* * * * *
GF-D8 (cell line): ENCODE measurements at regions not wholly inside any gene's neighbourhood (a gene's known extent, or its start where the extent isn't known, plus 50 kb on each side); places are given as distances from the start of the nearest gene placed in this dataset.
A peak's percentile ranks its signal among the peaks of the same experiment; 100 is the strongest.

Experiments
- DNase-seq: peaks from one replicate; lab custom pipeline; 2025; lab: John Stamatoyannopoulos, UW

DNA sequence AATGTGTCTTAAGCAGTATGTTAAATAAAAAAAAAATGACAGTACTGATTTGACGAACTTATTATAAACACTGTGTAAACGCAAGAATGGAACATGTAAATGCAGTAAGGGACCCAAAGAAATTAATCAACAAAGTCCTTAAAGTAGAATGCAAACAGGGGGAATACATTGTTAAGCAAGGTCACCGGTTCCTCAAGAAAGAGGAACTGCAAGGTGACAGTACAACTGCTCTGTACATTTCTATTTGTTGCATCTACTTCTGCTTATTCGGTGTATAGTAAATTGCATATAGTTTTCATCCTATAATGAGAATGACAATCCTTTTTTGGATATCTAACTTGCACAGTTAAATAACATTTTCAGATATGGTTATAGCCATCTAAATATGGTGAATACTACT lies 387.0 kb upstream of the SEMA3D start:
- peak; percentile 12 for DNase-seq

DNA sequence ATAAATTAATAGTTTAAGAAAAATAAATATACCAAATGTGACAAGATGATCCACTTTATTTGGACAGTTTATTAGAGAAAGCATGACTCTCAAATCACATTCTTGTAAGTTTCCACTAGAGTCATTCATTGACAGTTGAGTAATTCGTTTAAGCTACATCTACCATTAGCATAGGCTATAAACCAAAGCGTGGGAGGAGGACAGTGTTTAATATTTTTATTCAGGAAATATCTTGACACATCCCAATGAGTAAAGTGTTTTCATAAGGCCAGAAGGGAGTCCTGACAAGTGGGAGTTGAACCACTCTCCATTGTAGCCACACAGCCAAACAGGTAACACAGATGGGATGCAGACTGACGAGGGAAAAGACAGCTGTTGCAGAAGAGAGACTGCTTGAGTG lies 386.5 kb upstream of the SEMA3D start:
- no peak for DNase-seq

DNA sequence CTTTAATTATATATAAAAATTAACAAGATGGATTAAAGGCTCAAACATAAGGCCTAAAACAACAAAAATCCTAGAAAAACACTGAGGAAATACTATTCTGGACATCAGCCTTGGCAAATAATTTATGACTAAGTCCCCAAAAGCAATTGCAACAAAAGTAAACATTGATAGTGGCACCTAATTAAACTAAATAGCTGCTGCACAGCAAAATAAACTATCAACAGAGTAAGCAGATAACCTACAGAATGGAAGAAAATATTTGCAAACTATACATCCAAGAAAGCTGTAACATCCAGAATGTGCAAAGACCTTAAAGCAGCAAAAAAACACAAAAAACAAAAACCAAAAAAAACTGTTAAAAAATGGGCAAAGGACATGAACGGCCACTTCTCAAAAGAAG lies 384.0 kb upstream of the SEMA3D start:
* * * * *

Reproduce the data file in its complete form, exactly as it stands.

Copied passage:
GF-D8 (cell line): ENCODE measurements at regions not wholly inside any gene's neighbourhood (a gene's known extent, or its start where the extent isn't known, plus 50 kb on each side); places are given as distances from the start of the nearest gene placed in this dataset.
A peak's percentile ranks its signal among the peaks of the same experiment; 100 is the strongest.

Experiments
- DNase-seq: peaks from one replicate; lab custom pipeline; 2025; lab: John Stamatoyannopoulos, UW

DNA sequence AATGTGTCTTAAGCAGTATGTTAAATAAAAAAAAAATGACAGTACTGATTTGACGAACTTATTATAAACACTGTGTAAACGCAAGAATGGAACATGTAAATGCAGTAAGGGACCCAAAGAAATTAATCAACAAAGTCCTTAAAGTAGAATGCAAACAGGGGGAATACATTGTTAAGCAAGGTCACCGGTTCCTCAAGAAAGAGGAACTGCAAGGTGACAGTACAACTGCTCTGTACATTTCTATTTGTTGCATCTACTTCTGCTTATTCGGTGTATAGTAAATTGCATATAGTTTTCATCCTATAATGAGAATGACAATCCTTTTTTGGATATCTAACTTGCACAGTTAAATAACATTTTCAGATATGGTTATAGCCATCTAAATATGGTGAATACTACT lies 387.0 kb upstream of the SEMA3D start:
- peak; percentile 12 for DNase-seq

DNA sequence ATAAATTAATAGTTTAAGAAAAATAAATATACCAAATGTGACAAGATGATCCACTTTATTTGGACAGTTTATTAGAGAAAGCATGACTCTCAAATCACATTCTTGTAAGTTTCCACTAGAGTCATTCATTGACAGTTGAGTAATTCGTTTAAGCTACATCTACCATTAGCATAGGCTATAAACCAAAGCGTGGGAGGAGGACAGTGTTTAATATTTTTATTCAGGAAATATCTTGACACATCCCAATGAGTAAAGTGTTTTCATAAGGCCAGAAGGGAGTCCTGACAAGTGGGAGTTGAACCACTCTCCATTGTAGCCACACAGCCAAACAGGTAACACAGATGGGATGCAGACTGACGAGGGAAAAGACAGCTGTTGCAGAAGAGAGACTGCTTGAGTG lies 386.5 kb upstream of the SEMA3D start:
- no peak for DNase-seq

DNA sequence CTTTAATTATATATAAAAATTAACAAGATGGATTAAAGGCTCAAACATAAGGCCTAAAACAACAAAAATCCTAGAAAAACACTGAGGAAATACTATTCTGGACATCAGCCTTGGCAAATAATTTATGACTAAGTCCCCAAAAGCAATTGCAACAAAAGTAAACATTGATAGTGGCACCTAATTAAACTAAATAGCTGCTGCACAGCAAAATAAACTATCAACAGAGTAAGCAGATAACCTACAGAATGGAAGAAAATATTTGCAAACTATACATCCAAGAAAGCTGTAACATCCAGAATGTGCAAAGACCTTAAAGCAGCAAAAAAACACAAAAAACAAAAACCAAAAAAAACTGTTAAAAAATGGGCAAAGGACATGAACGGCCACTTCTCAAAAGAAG lies 384.0 kb upstream of the SEMA3D start: